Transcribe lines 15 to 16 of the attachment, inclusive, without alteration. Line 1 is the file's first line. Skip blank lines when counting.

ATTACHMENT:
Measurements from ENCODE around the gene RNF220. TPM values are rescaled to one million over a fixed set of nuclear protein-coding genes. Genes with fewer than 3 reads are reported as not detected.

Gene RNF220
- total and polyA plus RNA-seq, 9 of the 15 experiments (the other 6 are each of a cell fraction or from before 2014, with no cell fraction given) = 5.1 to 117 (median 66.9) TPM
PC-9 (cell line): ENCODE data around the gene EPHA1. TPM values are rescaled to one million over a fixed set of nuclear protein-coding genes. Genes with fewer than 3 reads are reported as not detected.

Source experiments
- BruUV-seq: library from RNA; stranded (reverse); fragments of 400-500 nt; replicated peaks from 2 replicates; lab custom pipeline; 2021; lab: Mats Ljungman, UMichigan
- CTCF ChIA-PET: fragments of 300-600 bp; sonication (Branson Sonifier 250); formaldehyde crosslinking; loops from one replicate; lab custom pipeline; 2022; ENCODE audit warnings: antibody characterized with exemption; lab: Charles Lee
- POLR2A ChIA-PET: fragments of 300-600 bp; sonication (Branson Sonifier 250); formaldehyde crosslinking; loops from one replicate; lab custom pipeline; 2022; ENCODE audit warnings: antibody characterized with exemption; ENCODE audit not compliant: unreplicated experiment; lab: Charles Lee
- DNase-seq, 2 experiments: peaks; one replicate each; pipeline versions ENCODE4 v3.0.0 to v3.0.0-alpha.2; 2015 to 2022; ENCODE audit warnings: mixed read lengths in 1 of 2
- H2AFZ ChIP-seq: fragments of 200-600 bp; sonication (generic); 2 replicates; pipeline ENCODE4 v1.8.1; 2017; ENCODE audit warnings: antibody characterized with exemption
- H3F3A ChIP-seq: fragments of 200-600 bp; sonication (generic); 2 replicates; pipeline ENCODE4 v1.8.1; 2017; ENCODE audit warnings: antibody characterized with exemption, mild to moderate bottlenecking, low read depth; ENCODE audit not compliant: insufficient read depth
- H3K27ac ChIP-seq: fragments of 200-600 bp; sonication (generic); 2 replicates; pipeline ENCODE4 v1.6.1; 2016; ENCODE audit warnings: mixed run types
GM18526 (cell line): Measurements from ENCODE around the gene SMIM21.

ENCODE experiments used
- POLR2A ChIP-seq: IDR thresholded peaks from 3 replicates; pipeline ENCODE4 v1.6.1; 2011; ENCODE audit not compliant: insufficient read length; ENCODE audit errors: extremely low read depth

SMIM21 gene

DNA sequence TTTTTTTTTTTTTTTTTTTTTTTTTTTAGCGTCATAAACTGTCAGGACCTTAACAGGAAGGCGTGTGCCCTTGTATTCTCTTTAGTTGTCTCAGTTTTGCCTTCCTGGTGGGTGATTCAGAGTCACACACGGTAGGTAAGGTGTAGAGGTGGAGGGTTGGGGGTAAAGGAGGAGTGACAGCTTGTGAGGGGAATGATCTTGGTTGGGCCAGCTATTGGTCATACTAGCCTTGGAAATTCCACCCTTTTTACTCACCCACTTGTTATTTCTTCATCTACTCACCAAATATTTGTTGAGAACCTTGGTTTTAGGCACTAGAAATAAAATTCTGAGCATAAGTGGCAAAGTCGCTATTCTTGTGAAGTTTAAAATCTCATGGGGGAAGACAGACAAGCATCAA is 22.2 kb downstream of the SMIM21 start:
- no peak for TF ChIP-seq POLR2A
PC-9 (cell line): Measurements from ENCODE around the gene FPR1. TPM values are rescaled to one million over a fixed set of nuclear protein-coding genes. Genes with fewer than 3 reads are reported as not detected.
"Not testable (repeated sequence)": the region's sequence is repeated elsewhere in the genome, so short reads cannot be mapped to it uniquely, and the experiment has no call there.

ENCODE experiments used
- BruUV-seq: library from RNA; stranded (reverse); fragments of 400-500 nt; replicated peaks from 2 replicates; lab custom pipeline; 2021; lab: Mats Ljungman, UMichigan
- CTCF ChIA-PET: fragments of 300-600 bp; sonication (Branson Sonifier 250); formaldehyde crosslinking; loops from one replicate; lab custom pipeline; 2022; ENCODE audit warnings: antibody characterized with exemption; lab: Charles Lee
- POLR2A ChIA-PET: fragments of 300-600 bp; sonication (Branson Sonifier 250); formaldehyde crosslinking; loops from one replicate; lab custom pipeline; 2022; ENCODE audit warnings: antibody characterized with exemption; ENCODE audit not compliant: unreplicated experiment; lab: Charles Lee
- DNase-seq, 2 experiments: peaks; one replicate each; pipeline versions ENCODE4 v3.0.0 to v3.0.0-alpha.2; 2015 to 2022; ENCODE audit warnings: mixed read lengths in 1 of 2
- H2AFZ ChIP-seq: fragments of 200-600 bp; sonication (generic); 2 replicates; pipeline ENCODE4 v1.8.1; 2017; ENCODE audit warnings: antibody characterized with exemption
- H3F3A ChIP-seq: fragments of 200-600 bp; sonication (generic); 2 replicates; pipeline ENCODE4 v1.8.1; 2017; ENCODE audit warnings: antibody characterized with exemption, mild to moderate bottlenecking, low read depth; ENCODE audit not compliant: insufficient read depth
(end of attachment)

- POLR2A ChIP-seq: IDR thresholded peaks from 3 replicates; pipeline ENCODE4 v1.6.1; 2011; ENCODE audit not compliant: insufficient read length; ENCODE audit errors: extremely low read depth

SMIM21 gene